karuna said...

To your question about tax cuts, I will say this. If you were a corporate CEO, would you rather hoard your money, go buy a boat or something ridiculos like that or another house, or would you rather invest that money so that you can make MORE money and buy an even bigger boat? This goes right to the POINT of capitalism. Capitalism is not about HOARDING your money. That was the essence of what Adam Smith wrote about in Wealth of Nations. Smith observed that while rulers in Spain and Italy were hoarding the wealth at the top, the country was POOR. But the wealth, Smith found, was in the capitalists in England and Scotland who were INVESTING. These were inviduals were looking to profit. And IN PROFITTING, they were actually creating wealth throughout the country. As Milton Friedman said, greed is the essence of the human spirit but it is THROUGH this greed that you develop and allow others to also thrive.

If you own a business, and you are allowed to keep more of your money instead of funneling it to the government, you will invest that money. After all, it is in your best interest to do so. And investing that money will cause more Americans to have jobs. And this will spur economic growth (more jobs = more money in the everyday American's wallet = more money spent on consumer goods = more profit and more investment).

I will say this again. MOST OF THE ECONOMIC TREND IS NOT BASED OFF GOVERNMENT POLICIES! It's based off of the everyday decisions of normal Americans and it's based of the movements in business.

And I guess I'll add this to my little analysis here. You think "the wealthy." Well i happen to know a lot of Americans who have benefitted from Bush's taxcuts. They are very much upper middle income Americans who have children to put through college, who have debt on their houses, who have debt on their cars. These people do not need to be paying MORE to the government. They are meeting obligations to their families just like the rest of us. I know this because my parents are some of these people. They may make a fair amount of money but they have 3 kids to put through college, and tons and tons of other obligations. It again comes down to how you look at things.

I think it's telling that the people who most support "tax increases on the wealthy" are the EXTREMELY wealthy (those in hollywood and people like George Soros). I say let those people give directly to the stupid social welfare programs they so advocate for and leave the rest of us alone.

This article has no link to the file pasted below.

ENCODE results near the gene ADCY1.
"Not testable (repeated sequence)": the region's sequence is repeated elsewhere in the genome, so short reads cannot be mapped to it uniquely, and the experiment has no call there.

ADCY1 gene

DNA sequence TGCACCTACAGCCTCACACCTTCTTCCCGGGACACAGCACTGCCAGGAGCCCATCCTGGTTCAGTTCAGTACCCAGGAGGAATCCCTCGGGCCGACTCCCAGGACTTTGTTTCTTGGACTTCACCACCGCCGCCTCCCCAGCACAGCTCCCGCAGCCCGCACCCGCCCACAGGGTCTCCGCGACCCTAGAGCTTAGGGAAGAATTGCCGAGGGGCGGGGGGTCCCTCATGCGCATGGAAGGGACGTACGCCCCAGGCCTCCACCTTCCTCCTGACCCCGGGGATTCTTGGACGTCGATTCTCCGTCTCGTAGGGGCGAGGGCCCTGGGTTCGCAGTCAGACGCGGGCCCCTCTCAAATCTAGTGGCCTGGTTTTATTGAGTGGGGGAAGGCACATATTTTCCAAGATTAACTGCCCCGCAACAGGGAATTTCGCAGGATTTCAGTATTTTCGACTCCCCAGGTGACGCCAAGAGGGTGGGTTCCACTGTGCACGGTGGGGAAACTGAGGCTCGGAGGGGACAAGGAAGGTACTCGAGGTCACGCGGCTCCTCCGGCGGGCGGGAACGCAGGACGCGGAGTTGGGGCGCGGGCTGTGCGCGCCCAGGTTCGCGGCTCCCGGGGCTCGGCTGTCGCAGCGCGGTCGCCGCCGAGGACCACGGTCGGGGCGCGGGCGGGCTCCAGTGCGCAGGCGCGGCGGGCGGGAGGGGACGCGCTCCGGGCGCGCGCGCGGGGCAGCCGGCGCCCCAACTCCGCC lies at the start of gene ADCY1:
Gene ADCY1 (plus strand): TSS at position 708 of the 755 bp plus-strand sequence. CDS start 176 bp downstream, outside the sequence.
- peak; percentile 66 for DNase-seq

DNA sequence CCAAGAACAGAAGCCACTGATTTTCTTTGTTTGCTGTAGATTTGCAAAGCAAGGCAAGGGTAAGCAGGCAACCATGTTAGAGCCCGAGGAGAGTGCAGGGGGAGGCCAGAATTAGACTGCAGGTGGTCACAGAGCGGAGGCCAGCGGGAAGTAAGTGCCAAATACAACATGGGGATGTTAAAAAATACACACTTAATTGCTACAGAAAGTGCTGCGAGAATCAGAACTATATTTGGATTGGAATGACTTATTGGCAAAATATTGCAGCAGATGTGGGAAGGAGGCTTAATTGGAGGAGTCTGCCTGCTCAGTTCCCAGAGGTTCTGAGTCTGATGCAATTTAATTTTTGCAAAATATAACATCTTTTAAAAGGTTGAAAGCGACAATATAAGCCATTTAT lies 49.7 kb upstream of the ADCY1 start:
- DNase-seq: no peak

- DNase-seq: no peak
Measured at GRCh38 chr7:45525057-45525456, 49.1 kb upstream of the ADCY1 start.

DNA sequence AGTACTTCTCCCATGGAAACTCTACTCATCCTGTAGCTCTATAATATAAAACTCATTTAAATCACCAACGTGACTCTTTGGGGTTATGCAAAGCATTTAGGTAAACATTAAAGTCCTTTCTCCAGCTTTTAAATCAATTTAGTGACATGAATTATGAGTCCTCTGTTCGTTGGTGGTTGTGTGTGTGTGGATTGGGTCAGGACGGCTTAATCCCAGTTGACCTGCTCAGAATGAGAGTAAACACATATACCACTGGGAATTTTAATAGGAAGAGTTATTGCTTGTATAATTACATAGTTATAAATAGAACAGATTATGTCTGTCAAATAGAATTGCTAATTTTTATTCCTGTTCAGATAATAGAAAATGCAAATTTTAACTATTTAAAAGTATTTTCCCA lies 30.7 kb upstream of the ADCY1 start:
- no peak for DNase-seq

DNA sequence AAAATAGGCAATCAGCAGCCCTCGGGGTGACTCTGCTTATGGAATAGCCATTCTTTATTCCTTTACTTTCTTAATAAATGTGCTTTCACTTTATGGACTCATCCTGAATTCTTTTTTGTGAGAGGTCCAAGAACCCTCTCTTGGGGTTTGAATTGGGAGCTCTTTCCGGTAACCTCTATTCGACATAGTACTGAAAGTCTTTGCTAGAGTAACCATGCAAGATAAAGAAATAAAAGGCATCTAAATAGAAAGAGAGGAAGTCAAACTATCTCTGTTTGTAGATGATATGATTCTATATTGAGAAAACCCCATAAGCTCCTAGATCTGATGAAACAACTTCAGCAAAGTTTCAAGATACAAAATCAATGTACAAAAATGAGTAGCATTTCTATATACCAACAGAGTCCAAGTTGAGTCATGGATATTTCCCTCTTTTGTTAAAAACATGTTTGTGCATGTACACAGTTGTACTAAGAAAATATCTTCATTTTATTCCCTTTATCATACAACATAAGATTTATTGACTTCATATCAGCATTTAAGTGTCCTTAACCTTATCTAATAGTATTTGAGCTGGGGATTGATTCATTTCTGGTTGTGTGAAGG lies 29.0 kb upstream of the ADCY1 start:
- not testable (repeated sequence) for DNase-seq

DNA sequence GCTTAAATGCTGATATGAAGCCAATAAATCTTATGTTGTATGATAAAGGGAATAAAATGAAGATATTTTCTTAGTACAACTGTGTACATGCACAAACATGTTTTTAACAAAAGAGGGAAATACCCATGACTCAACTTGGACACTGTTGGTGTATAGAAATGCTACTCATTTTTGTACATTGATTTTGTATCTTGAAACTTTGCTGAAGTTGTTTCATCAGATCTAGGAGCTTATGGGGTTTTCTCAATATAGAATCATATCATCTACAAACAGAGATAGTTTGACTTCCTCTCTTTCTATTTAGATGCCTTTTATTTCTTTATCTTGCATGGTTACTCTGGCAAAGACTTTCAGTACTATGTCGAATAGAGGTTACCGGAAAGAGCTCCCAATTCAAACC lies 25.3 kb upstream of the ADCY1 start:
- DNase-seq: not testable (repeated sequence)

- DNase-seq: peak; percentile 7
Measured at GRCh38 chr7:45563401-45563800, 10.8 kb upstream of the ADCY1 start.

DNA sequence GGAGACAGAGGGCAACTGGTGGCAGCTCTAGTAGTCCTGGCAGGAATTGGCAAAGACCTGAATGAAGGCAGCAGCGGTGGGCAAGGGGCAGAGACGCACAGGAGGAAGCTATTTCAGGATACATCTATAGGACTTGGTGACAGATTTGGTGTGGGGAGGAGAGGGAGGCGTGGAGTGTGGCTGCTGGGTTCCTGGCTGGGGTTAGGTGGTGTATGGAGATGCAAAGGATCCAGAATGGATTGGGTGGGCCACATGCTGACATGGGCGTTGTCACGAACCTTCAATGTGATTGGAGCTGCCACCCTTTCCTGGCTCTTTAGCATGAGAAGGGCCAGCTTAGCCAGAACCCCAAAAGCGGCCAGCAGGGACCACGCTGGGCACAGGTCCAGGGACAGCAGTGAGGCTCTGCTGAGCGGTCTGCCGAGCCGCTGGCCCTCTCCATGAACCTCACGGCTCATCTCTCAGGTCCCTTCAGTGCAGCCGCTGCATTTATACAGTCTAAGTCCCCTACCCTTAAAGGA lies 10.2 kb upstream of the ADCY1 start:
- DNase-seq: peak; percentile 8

Becky said...

That kind of just made me want to read Adam Smith... I read Malthus (who was kind of responding to both Godwin's idea of a perfectible state and Smith/ political economy in general) and loved it.

I know how it's supposed to work -- my problem is that I don't really see it happening. I mean, our economic disparities right now are more extreme than anything since the Gilded Age. I find economics kind of fascinating because of this gap between the ability to explain behavior by rational models, and the tendency for human psychology to get in the way. I mean wasn't this one of the initial problems for early political economists -- how to explain the tendency for the very wealthy to desire to amass more wealth, when at that point you might say their marginal utility for more money would prevent it? Like why amass more money than you or the next five generations could ever really need? Kind of like the irrationality of the miser figure.

Anyways, besides that rambling response on my frustration that wealth is not seeming to trickle down or lift all our boats, or whatever metaphor people use these days, I was reading about how little the Bush tax cuts actually helped most Americans (I'm a new fan of Citizens for Tax Justice):

"...only 16 percent of families will have income tax cuts as large as 1800$. In other words, 84% of Americans will see a tax cut smaller than the 'average' touted by the president. For most people, the tax cut will actually be less than a third of that amount. In 2010, more than half of families will have income tax cuts totaling less than 600$."